Thriving in Tough Times

Thriving in tough times means not giving in to the Gordon Gecko definition of ambition, which is, “know what you want and get that from others.”

Ferrari Press Agency Ref 3134 Wall Street1 19/2/10 See Ferrari text Greed is back on the menu as Michael Douglas returns in his Oscar-winning role as one of the screen’s most notorious villains, Gordon Gekko. Douglas reprises his role 22 years after original movie Wall Street came to embody the get-rich-quick ideology of the banking and stock market world of the Yuppie era. The movie, directed by Oliver Stone, became known for Gekko’s catchphrase, “Greed is good.” Now, Stone takes the helm again for Wall Street: Money Never Sleeps. In the first film Gekko took impressionable young trader Bud Fox, played by Charlie Sheen, under his wing. In the new movie, it is Transformers star Shia LaBeouf as Wall Street trader Jacob Moore who becomes infatuated with Gekko’s beliefs. OPS: Scene from the trailer for Wall Street: Money Never Sleeps. Gekko back in the high life with a giant cigar Pic supplied by Ferrari

From this perspective, we are inclined to only think of ourselves, our own needs and how to get that need satisfied at someone else’s expense.

For Control people, this will mean focusing on getting certainty of direction about the future before helping others. For Influences, they will focus on achieving freedom; Powers will focus on maintaining stability; and, for Authorities, they will focus on preserving their own security; all before helping others.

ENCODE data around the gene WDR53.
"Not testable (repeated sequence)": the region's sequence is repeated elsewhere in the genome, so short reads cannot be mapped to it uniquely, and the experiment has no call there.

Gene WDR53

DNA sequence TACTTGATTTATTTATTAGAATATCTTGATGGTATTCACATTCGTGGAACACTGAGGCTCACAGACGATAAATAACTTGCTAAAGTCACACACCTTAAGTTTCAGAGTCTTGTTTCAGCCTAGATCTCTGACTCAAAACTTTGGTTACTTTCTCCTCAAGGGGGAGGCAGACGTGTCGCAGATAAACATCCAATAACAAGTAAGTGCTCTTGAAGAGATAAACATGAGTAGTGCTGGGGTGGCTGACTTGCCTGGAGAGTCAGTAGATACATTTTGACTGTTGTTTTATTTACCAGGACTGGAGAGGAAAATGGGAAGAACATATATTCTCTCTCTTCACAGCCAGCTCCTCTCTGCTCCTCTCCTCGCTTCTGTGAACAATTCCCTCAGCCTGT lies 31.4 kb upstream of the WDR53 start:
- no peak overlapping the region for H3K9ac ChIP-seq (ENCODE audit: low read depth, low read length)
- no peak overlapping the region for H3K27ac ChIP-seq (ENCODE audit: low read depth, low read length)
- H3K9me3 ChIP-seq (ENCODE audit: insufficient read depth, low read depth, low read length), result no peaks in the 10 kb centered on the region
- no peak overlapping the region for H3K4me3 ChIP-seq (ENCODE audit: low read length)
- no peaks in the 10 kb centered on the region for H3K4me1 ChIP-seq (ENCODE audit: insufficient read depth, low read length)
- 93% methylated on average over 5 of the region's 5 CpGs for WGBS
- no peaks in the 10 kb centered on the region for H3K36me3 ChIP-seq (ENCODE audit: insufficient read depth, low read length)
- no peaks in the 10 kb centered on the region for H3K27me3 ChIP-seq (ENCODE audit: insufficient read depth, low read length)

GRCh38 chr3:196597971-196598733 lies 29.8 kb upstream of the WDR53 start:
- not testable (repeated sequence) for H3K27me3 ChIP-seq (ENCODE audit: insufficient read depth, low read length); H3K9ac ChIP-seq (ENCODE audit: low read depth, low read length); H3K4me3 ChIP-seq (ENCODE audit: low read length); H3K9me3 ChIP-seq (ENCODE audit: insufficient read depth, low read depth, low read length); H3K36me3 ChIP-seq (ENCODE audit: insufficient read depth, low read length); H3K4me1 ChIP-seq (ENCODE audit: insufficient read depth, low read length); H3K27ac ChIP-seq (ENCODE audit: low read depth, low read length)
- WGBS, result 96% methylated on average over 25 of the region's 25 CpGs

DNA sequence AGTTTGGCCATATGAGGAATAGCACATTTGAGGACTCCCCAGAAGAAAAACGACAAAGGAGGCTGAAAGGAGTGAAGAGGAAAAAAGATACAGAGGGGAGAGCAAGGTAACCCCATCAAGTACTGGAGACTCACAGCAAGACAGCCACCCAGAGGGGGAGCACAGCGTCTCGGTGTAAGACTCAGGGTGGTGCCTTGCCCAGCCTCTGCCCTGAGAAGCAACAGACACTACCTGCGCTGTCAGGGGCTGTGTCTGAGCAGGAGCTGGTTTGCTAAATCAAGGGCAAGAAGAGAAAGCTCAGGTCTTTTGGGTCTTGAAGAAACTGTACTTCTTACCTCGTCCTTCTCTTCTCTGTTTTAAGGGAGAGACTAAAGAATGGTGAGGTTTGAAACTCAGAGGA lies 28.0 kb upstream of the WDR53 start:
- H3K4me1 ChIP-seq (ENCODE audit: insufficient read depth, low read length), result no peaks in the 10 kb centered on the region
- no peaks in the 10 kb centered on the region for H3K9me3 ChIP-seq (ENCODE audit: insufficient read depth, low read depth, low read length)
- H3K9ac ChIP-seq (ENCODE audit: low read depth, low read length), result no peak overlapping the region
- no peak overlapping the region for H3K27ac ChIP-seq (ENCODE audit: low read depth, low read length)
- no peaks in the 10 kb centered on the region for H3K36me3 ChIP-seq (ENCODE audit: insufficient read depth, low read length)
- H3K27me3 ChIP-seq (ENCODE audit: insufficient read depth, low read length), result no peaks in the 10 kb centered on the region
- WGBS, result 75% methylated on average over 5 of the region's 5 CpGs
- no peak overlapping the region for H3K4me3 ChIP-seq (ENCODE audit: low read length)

The problem with these approaches is that they are driven by our survival instincts, and business is not a survival game.

In other words, these approaches go against the Prosperity Rule that in order to enhance your own identity in the game of business, you must enhance the identity of others. That’s why we propose a new way of looking at ambition, namely: “know who you are and give that to others.”

This perspective immediately refocuses us on being a contribution to others first, giving us a chance to be more prosperous in the (non-survival) game of business.

So, for Controls, the more certainty you look to provide to others, the more certain your own future will be.

For Influences, the more freedom you provide to others (by creating new relationships for the company, for example) the more freedom you will have.

For Powers, the more you stabilize things for others, the more stability you will earn in your own lives.

And for Authorities, the more security you create for others, the more you will securitize your own futures.

Prosperity lives in enhancing the identity of others first – don’t forget this, especially during tough times.

About the Author / Travis Carson
Travis Carson
Travis Carson is the Founder of Market Force. Having learned the guiding principles behind Market Force at the age of 19, Travis has used the material himself to help run four different companies, before moving into a training and coaching role in 2008 in order to share the material with others. Travis is a former nationally ranked junior tennis player, a seven-time nationally ranked triathlete, a three-time Ironman finisher and the father of four children.